With more time spent on the Inreach than I thought would be necessary, the minutes were slipping by and it was getting on for around 3:15pm by now. I didn’t re-check my gear again, to be honest I couldn’t be bothered anyway, I’d done it only a few weeks before. As the bike was loaded for my aborted Victoria Divide tour, it was fully packed with all my gear. I thought I may as well take a few items out as I’d only be a few kilometres from my house and could walk home at any point. I should have put more thought into the items I removed really.

The following items came out: Head net, Umbrella, Head band, Neck cooler, Clothes, Insect Repellent, Poncho, Holdall, Camera Tripod, Wet wipes, Washing gear, Sun hat and Hand Sanitiser. It was more a going through the motions really! After that, I pumped up my tyres, and got going.

The first couple of kilometres are through suburban areas, then I turn onto a gravel road, which did not seem as steeply up hill when I drove up it in the car! With so much weight to push along, including the bike I’m reckoning on around 40 kilos, it was too hard for me to ride up some of the steeper inclines, so mostly I pushed up the gravel hill. By now it was 4pm and the autumn sun was well on its downward trajectory. I was puffing, panting and sweating to get up the hill as fast as I could! I didn’t want to be setting up my tent in the dark. The ambient was starting to get chilly by now, which helped cool me a little. It’s a good job the weather was fine as I’d completely forgotten to check the weather forecast.

I finally got to the trail head, it was quite a feat getting the wide handlebars of Bay through the narrow opening to the trail, normally you would push your bike through on its rear wheel but with the luggage on, that’s not really possible.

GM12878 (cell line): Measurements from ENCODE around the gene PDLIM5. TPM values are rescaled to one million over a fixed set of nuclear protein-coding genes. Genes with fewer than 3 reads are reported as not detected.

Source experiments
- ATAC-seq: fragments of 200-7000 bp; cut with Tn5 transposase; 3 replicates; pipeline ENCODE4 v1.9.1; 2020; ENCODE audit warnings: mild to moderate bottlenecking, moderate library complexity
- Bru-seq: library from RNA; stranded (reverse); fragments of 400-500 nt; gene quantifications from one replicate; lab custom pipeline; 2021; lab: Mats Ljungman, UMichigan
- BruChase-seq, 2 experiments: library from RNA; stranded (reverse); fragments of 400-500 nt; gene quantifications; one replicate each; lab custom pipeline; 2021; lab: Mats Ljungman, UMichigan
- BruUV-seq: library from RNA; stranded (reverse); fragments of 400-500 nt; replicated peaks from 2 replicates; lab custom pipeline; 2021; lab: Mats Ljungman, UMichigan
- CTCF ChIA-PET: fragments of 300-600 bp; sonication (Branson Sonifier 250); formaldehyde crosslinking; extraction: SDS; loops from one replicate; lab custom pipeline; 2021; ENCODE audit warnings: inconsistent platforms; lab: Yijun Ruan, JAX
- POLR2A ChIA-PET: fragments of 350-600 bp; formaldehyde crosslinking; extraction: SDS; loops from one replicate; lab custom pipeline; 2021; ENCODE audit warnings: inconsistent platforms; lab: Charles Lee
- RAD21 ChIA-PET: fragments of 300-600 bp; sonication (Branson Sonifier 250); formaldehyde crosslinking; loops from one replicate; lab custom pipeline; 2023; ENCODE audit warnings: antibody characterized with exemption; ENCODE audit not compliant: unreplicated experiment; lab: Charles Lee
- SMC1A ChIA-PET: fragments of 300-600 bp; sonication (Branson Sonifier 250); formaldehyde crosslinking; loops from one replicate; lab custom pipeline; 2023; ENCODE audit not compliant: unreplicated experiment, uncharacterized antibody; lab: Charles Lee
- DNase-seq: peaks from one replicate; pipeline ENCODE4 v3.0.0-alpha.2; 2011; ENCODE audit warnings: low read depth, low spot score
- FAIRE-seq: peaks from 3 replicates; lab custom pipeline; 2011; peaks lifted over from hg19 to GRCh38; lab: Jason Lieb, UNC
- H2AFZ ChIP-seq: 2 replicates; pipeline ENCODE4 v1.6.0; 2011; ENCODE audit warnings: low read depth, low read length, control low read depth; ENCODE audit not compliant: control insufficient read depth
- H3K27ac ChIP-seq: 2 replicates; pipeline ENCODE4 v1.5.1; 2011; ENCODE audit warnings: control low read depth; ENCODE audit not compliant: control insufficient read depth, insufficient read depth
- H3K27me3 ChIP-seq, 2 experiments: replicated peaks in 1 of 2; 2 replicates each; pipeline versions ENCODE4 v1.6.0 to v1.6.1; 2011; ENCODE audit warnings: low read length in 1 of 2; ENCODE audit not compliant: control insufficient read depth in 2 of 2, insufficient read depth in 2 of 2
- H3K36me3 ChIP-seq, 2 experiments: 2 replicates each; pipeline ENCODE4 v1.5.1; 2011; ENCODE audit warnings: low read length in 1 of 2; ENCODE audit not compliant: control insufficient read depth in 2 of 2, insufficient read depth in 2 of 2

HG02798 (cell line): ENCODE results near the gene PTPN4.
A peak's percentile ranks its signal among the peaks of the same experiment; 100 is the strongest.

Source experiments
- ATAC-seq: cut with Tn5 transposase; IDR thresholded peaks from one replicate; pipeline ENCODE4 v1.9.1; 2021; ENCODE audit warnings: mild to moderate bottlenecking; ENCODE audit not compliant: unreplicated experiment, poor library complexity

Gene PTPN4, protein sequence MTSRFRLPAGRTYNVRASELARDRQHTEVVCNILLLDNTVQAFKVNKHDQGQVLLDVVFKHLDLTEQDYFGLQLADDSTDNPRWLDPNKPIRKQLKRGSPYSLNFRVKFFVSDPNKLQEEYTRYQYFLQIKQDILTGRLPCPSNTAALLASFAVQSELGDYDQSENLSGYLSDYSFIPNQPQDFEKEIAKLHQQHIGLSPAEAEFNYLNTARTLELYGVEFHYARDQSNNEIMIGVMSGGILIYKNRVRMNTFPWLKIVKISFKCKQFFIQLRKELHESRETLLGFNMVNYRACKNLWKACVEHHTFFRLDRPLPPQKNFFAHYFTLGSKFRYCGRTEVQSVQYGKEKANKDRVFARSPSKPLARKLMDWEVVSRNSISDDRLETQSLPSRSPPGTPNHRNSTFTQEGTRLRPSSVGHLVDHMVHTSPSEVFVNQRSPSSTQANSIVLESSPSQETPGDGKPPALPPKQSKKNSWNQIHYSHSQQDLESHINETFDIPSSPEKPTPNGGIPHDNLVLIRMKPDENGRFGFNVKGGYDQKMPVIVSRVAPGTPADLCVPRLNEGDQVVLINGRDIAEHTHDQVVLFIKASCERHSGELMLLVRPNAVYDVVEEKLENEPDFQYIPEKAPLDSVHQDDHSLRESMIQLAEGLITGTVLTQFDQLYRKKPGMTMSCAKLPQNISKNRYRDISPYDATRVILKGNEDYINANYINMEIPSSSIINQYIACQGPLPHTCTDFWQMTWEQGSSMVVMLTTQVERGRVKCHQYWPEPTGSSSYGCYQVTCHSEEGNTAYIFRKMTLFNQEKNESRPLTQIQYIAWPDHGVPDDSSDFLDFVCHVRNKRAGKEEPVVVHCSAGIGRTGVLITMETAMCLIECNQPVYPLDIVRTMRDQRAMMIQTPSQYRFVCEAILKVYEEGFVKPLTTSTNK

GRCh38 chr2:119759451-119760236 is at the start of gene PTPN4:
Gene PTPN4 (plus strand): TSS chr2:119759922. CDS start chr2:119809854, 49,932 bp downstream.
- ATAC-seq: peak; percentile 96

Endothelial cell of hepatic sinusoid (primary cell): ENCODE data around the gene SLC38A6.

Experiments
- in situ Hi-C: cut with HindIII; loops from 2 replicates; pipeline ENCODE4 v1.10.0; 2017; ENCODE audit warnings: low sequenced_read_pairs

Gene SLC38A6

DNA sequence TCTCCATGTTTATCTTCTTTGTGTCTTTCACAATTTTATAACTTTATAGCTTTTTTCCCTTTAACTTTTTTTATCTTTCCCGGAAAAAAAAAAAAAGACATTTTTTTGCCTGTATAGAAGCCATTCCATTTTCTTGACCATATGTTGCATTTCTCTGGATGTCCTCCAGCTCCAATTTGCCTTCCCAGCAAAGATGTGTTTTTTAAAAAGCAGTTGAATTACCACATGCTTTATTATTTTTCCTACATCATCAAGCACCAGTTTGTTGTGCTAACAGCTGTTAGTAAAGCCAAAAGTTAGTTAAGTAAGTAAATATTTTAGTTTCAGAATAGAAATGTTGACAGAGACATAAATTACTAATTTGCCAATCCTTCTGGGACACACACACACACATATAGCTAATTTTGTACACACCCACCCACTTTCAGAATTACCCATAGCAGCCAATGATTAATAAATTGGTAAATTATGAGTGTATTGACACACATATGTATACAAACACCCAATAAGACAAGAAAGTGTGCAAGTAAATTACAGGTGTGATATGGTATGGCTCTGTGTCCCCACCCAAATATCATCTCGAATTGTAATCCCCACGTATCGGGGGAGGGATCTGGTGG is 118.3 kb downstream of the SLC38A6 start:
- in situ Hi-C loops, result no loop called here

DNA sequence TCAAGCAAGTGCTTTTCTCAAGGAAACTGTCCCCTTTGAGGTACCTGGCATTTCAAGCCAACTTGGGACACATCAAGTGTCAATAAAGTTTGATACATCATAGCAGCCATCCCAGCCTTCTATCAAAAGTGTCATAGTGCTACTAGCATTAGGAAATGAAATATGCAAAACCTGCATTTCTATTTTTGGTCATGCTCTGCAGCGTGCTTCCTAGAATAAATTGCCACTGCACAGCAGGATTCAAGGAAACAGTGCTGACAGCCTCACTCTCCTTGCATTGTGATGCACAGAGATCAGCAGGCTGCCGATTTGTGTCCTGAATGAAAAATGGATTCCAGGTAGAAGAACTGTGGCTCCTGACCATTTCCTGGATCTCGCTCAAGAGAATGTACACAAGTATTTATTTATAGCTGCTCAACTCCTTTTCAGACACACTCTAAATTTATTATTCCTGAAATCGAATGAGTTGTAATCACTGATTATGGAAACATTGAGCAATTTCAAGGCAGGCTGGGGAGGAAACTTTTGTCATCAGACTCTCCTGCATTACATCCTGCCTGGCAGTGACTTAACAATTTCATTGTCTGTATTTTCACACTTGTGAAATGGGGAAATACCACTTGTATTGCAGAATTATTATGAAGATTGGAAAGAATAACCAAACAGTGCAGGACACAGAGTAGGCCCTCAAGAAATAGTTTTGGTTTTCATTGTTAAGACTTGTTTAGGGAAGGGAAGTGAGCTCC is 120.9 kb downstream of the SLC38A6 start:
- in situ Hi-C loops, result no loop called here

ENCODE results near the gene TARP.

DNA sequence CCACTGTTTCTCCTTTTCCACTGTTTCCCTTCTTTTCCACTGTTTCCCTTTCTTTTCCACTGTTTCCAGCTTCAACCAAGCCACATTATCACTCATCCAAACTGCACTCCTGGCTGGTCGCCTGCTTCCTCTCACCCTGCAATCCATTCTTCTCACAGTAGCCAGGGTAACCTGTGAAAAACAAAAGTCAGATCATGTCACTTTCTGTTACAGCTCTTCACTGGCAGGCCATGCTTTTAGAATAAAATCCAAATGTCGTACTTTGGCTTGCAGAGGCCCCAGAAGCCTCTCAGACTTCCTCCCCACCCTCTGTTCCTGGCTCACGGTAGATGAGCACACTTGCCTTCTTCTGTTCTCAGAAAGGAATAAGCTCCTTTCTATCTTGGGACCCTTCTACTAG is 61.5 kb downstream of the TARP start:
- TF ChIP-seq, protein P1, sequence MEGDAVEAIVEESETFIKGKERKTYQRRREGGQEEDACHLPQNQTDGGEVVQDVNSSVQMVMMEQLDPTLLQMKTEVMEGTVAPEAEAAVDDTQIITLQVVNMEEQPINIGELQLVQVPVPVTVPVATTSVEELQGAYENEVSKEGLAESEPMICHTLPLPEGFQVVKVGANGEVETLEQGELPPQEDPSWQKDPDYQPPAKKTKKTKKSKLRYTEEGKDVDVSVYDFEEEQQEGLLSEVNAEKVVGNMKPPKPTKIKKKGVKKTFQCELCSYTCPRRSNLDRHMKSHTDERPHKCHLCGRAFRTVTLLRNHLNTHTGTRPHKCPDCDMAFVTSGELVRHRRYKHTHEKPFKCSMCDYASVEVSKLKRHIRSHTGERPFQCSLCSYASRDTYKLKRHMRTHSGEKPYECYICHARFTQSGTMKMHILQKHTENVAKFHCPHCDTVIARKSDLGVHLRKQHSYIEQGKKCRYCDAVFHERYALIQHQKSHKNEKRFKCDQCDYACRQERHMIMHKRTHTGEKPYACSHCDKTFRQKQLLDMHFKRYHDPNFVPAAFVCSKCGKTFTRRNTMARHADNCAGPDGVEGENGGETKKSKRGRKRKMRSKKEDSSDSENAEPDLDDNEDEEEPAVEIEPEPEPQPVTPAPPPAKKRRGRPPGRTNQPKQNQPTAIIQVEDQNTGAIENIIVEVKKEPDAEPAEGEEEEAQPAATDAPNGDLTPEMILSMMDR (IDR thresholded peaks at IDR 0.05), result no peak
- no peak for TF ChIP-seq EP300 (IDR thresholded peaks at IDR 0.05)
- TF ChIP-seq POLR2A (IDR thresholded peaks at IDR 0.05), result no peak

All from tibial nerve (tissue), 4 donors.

It’s uphill from the trail head too, for a couple of kilometres or so, to where I planned to camp for the night, not too far at all but the sun was rapidly going down and had started to dip behind the trees already. I rode and I pushed, rode and pushed, and was being eaten alive by mosquitoes by this point, well perhaps that’s an exaggeration! I was certainly regretting removing the insect repellent from my luggage.

I arrived at my camping spot just after 5pm, hot and sweaty with steamed up glasses! I dicked about doing a little filming then whipped my tent up. The ground, although flat, was on a slight incline, I can cope with that as long as I have my head uphill. The air was still, barely a breeze could be felt, so I didn’t bother fully staking the tent out and quickly set about unpacking all my gear. Really I should have checked the weather forecast again at this point.

The same dead tree shown on the photo with Stumpy, this time with Bay and me in the photo
My camping spot

Me on Bay, riding alone the camino
Fully loaded

Usually, I remove my main luggage from my bike and unpack it at the tent, often leaving the fork luggage on the bike, as I tend to only pack in them items that are emergency use only. But this time I had propped Bay up against a tree and removed the items as I needed them, leaving the luggage on the bike: Air bed, quilt, pillow, water, cooking gear, power packs, head torch, you can bet your arse that I’d settle for the night and have forgotten something.

I laid Bay behind my tent as I usually do, and cable locked him to the back of the tent, then suddenly it was dark! The mosquitoes were a real problem whilst setting up, I lit an incense stick, to keep them at bay, which works to a certain degree. More of a problem was that my expensive head torch wasn’t working. I had changed the batteries a few weeks before, when I built the bike up. But it was dead, so I changed the batteries again, and nothing, I carried out the internationally recognised electronic repair routine of banging it in my hand, but still nothing. When I say expensive, it was around $150 AUD three years ago, I’d bought it specifically for my trek to Everest Base Camp, it’s seen a lot and had served me well until then and I was hoping to be able to repair it. When I got home, I unscrewed the circuit board, I found it was quite corroded, after a good clean up it would occasionally work, but not light up in all configurations. I thought, I can’t afford a new one, but moreover I can’t afford to have an unreliable piece of equipment, so binned it. I’d actually decided, after my Spanish tour, that I didn’t need the additional tent light I had taken with me, so removed it from the packing list. That wasn’t a good idea on reflection, having no redundancy for such an important thing as light. As it was, I used my small bike light in the tent, only to realise that without having a mains plug, I couldn’t actually recharge it. So, another lesson learned, I’ll add a new front light to my list!